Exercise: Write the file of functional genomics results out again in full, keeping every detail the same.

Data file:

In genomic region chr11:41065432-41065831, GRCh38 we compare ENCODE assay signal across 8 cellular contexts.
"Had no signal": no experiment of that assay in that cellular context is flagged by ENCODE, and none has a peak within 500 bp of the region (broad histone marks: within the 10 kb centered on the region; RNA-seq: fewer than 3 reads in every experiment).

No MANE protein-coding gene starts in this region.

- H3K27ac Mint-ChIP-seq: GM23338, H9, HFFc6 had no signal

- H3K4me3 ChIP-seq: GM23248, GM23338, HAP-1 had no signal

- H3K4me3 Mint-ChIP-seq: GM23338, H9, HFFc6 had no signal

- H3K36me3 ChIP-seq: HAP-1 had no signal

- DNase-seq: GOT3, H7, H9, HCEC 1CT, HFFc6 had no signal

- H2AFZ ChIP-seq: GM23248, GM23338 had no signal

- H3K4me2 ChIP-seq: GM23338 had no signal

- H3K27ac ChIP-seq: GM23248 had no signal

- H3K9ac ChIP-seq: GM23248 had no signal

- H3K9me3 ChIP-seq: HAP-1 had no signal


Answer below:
In genomic region chr11:41065432-41065831, GRCh38 we compare ENCODE assay signal across 8 cellular contexts.
"Had no signal": no experiment of that assay in that cellular context is flagged by ENCODE, and none has a peak within 500 bp of the region (broad histone marks: within the 10 kb centered on the region; RNA-seq: fewer than 3 reads in every experiment).

No MANE protein-coding gene starts in this region.

- H3K27ac Mint-ChIP-seq: GM23338, H9, HFFc6 had no signal

- H3K4me3 ChIP-seq: GM23248, GM23338, HAP-1 had no signal

- H3K4me3 Mint-ChIP-seq: GM23338, H9, HFFc6 had no signal

- H3K36me3 ChIP-seq: HAP-1 had no signal

- DNase-seq: GOT3, H7, H9, HCEC 1CT, HFFc6 had no signal

- H2AFZ ChIP-seq: GM23248, GM23338 had no signal

- H3K4me2 ChIP-seq: GM23338 had no signal

- H3K27ac ChIP-seq: GM23248 had no signal

- H3K9ac ChIP-seq: GM23248 had no signal

- H3K9me3 ChIP-seq: HAP-1 had no signal